Cast frames are "always" higher power rated. It has to do with the precision of the component alignment, and I suspect it also affects the heat sinking. If you're putting 500-watts into a speaker, it's 500-watts going into and coming out of the voice coil. That heat has to go somewhere, and it goes into the magnet, which is attached to the frame. Speakers and transformers are a science unto themselves. You don't get an EE degree in transformer design. You have to learn it on your own. Speaker design is all physics. It's all a trade-off. If you want low freqs, you lose efficiency. Or you use a bigger box (upto a point). Higher efficiency? Less lows, or a bigger cone, or more excursion. Take your pick. I think the point being made is you're a bass player. Pick a speaker based on the tone, and power handling which is under the control of the designer. I've done extensive testing of output transformers and have found much voodoo. You can have two identical transformers made by different companies, and they sound totally different. FWIW, Partridge are the best, followed closely by Mercury. In speakers Bergantino has an excellent tone that isn't found in other boxes. You could make an exact copy of his speakers, and I doubt you'd even get close to the some tone. And AccuGrooves have an amazing naturalness to them. It's much more than what you can see in the specs. I think that's the point that "Plain Old Me" was making. Listen and choose. If your question was out of curiosity (duh, you said that), then it's well taken, and I hope I've answered it. :D
  12. Eric Moesle

    Eric Moesle

    Sep 21, 2001
    Columbus OH
    From a non-technical standpoint, I have gigged extensively with both stamped and cast-frame speakers over the years, never had a problem with either. I like the look of cast-frame and believe it to be a little more robust, but constant knocking around by roadies and large equipment trucks in the 80's and early 90's didn't affect either. I would THINK that stamped-frame speakers might be more prone to be bent out of shape by virtue of the weight of the magnet if the cab took a solid drop from an equipment truck or dropped to the floor off of a stage, but I have yet to see (or hear of) such a result.
  13. billfitzmaurice

    billfitzmaurice Commercial User

    Sep 15, 2004
    New Hampshire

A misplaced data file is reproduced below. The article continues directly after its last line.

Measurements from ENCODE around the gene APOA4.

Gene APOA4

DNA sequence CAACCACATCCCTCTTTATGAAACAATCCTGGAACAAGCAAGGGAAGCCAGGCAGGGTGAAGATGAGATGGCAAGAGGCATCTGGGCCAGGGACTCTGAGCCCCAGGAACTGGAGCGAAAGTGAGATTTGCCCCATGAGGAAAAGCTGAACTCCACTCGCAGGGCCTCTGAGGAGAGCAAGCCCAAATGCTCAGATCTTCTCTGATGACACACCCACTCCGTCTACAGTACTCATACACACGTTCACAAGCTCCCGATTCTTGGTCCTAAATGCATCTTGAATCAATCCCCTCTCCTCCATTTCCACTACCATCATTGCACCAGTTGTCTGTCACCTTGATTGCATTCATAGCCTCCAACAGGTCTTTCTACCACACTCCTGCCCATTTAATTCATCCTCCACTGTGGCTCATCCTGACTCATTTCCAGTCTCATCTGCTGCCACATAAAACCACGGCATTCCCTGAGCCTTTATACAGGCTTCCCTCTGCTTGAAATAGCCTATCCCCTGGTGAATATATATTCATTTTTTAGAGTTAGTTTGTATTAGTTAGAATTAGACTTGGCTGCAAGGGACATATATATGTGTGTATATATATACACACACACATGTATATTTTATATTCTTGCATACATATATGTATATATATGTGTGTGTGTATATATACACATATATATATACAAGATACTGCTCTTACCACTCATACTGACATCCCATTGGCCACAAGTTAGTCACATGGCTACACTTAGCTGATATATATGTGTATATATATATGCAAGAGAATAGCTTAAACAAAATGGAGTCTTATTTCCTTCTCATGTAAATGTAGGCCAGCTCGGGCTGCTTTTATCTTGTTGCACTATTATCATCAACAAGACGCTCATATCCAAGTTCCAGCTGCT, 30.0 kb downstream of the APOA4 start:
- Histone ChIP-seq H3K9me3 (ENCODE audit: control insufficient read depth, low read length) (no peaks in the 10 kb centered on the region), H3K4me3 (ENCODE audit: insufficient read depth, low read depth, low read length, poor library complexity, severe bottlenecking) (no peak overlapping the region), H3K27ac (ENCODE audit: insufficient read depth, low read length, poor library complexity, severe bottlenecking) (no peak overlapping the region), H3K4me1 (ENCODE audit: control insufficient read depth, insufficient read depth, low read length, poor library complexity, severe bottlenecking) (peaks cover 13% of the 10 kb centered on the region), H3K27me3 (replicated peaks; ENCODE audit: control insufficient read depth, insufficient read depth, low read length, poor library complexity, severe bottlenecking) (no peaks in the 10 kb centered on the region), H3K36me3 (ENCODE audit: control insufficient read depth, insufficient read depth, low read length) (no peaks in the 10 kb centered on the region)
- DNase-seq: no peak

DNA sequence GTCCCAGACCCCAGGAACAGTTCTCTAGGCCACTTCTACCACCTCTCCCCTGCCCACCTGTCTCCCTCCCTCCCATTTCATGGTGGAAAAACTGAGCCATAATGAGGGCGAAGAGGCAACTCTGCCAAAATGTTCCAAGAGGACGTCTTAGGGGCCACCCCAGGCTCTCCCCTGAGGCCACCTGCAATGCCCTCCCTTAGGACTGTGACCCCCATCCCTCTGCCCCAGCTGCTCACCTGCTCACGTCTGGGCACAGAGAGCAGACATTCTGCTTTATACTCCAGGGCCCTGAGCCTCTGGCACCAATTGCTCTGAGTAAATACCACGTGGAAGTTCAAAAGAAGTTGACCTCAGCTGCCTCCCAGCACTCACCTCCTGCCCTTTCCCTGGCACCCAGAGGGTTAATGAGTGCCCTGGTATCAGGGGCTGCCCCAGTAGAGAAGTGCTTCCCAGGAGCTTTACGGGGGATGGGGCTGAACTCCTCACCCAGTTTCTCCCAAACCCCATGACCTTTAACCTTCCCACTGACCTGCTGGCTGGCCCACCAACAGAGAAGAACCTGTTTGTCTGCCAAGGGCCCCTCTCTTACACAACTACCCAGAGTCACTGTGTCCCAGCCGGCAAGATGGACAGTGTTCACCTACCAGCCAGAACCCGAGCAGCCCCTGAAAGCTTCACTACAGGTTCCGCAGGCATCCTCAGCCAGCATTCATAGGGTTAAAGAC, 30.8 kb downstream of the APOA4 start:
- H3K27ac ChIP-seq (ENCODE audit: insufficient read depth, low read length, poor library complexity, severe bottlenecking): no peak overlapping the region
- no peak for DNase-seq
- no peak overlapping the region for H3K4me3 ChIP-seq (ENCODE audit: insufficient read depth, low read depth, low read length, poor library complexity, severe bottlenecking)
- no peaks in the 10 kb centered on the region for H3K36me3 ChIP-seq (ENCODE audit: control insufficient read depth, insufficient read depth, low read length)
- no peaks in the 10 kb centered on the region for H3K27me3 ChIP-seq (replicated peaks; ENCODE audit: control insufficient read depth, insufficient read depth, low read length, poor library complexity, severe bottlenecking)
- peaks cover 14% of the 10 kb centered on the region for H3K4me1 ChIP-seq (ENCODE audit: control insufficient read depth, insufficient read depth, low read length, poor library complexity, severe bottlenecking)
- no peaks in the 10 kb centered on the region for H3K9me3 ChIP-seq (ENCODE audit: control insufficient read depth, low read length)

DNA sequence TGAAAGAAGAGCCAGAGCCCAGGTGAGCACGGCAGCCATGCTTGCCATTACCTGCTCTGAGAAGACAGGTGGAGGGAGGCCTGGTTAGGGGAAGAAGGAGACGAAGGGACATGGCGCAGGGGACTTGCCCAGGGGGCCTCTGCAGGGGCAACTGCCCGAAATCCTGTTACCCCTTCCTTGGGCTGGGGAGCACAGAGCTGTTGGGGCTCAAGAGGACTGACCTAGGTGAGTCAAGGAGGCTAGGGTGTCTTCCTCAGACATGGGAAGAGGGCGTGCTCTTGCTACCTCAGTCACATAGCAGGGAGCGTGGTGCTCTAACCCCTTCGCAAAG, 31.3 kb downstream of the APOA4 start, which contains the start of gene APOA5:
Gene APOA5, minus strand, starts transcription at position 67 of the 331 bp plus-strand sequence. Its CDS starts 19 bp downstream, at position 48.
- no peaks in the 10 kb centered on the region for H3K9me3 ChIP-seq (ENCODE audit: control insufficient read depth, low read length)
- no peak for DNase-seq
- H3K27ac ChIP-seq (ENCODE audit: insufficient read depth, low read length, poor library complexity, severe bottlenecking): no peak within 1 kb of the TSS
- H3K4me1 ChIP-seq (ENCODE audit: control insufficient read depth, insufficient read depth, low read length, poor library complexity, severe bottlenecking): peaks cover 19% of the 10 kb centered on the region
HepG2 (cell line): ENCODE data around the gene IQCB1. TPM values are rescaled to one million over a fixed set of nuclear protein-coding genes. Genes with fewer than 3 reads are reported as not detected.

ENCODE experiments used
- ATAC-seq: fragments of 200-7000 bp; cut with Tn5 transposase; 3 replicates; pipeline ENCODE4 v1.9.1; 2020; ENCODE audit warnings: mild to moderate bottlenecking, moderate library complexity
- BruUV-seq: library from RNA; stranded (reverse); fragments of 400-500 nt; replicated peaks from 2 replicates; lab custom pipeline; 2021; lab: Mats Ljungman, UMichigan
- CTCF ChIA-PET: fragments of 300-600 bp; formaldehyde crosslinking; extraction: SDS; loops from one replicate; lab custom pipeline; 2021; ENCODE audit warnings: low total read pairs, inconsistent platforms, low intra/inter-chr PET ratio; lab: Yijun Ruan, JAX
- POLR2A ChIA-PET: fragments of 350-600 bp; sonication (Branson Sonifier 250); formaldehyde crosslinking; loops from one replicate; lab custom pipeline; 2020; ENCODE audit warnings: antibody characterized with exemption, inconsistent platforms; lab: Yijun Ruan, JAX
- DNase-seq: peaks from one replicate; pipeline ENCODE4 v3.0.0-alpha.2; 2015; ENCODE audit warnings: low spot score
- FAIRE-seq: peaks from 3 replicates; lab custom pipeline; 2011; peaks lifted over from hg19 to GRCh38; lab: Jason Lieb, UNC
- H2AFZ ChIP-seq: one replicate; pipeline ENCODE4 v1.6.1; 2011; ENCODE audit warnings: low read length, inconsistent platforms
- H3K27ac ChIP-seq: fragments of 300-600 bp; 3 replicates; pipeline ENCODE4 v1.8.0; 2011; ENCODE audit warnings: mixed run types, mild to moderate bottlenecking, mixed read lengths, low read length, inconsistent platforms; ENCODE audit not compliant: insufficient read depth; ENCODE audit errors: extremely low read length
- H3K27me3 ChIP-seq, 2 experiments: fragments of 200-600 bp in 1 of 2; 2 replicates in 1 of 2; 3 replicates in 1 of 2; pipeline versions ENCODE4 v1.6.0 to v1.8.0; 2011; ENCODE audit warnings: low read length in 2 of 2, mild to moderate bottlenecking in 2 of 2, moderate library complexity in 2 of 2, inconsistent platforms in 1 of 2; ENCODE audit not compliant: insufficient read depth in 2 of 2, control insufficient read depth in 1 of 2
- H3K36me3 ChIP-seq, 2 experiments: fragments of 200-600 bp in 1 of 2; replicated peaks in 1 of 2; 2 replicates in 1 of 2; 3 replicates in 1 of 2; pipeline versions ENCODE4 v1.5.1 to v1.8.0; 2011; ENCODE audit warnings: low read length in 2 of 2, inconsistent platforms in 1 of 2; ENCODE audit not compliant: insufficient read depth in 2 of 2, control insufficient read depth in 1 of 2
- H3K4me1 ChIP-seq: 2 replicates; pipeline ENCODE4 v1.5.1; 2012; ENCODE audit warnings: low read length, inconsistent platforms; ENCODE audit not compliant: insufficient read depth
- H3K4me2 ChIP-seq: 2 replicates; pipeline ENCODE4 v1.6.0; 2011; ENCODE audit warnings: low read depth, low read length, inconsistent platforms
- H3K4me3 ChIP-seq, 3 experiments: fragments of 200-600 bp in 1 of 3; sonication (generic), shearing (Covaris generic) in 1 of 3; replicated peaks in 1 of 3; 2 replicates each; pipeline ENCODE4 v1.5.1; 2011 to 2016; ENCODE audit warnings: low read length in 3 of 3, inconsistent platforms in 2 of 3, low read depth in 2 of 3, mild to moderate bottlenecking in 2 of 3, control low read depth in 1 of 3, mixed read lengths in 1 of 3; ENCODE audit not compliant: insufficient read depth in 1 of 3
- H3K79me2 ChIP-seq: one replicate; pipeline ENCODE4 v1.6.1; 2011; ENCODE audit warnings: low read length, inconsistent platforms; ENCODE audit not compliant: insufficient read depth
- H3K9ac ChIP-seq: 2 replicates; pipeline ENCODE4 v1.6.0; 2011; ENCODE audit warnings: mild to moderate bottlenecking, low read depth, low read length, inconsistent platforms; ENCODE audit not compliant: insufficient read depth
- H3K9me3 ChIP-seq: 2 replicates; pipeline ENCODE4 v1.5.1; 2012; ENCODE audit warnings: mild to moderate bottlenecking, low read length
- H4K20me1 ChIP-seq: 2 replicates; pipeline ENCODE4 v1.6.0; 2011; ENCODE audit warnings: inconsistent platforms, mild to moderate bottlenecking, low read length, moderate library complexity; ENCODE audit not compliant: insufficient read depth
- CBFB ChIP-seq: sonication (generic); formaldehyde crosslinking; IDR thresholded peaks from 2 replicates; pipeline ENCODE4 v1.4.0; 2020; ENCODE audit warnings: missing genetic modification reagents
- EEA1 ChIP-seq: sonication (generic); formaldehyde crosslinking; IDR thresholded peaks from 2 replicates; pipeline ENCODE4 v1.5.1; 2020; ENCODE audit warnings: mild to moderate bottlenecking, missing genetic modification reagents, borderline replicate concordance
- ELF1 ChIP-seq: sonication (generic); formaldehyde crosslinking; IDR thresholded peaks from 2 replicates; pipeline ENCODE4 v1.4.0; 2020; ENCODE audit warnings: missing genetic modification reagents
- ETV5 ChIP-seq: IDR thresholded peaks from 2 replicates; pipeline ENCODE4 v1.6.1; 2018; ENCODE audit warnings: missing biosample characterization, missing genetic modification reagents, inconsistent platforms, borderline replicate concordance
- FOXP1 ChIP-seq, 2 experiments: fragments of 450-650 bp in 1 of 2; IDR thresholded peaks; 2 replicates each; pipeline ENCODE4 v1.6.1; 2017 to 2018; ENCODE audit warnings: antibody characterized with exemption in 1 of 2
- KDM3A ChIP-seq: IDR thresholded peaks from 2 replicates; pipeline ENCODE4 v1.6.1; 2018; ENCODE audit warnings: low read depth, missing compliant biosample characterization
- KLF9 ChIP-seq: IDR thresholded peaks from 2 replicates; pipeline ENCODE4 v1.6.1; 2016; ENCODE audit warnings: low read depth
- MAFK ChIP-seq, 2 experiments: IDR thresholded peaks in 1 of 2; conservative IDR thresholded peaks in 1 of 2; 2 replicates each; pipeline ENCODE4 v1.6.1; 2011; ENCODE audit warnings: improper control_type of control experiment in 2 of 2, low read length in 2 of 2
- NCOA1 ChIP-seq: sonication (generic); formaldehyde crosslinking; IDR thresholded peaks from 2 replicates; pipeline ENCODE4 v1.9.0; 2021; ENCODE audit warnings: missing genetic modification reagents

Owner, Bill Fitzmaurice Loudspeaker Design
    Cast frames have traditionally been used primarily for two reasons. One is to allow the use of a heavier magnet. Once magnets get large enough they require a more rigid frame than is possible to achieve from stamped steel, otherwise the frame can actually bend under the load of the magnet. The other is precision, which can be better realized from a cast and machined frame than from stamped steel. The tighter manufacturing tolerances possible with cast frames can allow enhanced sensitivity and frequency response.

    A third reason for cast aluminum frames has recently become more important than the others, and that is their value as heat sinks. While this factor was a plus with ceramic magnets, it's a necessity with neodymium magnets, as neodymium will lose its flux if exposed to excessive heat.
  14. Jerrold Tiers

    Jerrold Tiers

    Nov 14, 2003
    St Louis
    Other good features to cast frames are that

    * I don't think you can make a cast frame speaker without actually "bolting" the frame to the front plate of the magnet. A stamped frame unit may be made by a "staking" or a spot-welding method, which may not be as rigid or hold up as well to transport. The material differences preclude welding a cast frame, and staking it would be difficult.

    * The rigidity of cast avoids the chance of any deflection of the frame under the force of accelerating the cone. Not a big effect, but it can steal some energy, or cause subtle resonances. More interest to the hifi folks, but....

    * they are made of non-magnetic material. Therefore there is no possibility of the frame subtracting any field from the gap by shunting any magnetic flux around it. A small effect at most, but depending on the shape, can be measurable. Again more of interest to the hifi folks.....